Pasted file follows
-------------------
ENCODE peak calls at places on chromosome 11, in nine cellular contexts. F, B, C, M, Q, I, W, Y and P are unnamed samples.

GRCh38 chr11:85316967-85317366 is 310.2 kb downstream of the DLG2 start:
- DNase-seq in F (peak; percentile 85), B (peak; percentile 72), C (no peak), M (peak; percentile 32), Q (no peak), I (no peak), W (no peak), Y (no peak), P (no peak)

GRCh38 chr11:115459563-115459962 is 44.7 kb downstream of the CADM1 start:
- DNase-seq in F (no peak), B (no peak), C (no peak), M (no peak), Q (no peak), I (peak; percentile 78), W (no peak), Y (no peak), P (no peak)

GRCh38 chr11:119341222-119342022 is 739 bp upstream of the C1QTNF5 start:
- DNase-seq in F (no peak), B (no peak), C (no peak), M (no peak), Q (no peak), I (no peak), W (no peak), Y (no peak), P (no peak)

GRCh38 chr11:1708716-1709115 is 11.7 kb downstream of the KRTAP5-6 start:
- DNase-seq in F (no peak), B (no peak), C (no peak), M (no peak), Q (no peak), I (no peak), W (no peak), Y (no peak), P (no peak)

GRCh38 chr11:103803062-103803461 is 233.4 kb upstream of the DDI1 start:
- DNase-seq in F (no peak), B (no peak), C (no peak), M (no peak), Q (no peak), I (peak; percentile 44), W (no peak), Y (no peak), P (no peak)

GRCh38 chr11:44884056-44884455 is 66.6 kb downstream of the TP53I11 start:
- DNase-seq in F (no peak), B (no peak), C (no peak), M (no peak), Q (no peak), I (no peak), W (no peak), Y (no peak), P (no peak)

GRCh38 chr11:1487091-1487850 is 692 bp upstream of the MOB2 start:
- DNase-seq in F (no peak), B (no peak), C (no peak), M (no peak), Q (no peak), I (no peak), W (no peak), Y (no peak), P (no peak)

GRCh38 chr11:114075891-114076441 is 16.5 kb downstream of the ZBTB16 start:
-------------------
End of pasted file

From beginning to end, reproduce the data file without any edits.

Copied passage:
ENCODE peak calls at places on chromosome 11, in nine cellular contexts. F, B, C, M, Q, I, W, Y and P are unnamed samples.

GRCh38 chr11:85316967-85317366 is 310.2 kb downstream of the DLG2 start:
- DNase-seq in F (peak; percentile 85), B (peak; percentile 72), C (no peak), M (peak; percentile 32), Q (no peak), I (no peak), W (no peak), Y (no peak), P (no peak)

GRCh38 chr11:115459563-115459962 is 44.7 kb downstream of the CADM1 start:
- DNase-seq in F (no peak), B (no peak), C (no peak), M (no peak), Q (no peak), I (peak; percentile 78), W (no peak), Y (no peak), P (no peak)

GRCh38 chr11:119341222-119342022 is 739 bp upstream of the C1QTNF5 start:
- DNase-seq in F (no peak), B (no peak), C (no peak), M (no peak), Q (no peak), I (no peak), W (no peak), Y (no peak), P (no peak)

GRCh38 chr11:1708716-1709115 is 11.7 kb downstream of the KRTAP5-6 start:
- DNase-seq in F (no peak), B (no peak), C (no peak), M (no peak), Q (no peak), I (no peak), W (no peak), Y (no peak), P (no peak)

GRCh38 chr11:103803062-103803461 is 233.4 kb upstream of the DDI1 start:
- DNase-seq in F (no peak), B (no peak), C (no peak), M (no peak), Q (no peak), I (peak; percentile 44), W (no peak), Y (no peak), P (no peak)

GRCh38 chr11:44884056-44884455 is 66.6 kb downstream of the TP53I11 start:
- DNase-seq in F (no peak), B (no peak), C (no peak), M (no peak), Q (no peak), I (no peak), W (no peak), Y (no peak), P (no peak)

GRCh38 chr11:1487091-1487850 is 692 bp upstream of the MOB2 start:
- DNase-seq in F (no peak), B (no peak), C (no peak), M (no peak), Q (no peak), I (no peak), W (no peak), Y (no peak), P (no peak)

GRCh38 chr11:114075891-114076441 is 16.5 kb downstream of the ZBTB16 start: